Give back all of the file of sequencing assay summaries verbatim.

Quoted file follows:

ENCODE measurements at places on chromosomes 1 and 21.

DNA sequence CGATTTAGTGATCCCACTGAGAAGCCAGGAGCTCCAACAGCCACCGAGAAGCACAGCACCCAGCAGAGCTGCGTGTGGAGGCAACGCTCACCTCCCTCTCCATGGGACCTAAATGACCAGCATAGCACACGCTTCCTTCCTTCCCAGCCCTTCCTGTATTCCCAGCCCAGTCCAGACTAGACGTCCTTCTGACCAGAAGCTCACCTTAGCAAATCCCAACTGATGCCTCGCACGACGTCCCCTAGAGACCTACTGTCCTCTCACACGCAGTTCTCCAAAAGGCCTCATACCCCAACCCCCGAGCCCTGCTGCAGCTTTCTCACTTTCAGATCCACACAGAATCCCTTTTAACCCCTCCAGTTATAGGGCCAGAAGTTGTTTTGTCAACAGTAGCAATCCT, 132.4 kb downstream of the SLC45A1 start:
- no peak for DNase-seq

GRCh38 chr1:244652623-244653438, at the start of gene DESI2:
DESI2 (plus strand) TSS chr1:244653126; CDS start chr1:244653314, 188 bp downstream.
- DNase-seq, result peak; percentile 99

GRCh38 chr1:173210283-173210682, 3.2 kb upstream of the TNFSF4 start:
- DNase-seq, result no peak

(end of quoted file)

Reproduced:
ENCODE measurements at places on chromosomes 1 and 21.

DNA sequence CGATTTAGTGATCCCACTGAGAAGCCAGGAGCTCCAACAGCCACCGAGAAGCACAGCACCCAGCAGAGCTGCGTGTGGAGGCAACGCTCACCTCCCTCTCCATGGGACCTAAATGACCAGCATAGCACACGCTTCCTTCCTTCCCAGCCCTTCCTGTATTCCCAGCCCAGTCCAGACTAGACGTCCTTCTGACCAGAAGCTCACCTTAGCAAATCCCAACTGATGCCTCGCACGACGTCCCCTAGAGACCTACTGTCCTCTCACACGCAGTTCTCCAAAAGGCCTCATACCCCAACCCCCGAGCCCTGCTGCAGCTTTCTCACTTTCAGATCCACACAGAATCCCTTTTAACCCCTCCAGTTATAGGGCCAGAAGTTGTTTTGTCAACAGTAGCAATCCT, 132.4 kb downstream of the SLC45A1 start:
- no peak for DNase-seq

GRCh38 chr1:244652623-244653438, at the start of gene DESI2:
DESI2 (plus strand) TSS chr1:244653126; CDS start chr1:244653314, 188 bp downstream.
- DNase-seq, result peak; percentile 99

GRCh38 chr1:173210283-173210682, 3.2 kb upstream of the TNFSF4 start:
- DNase-seq, result no peak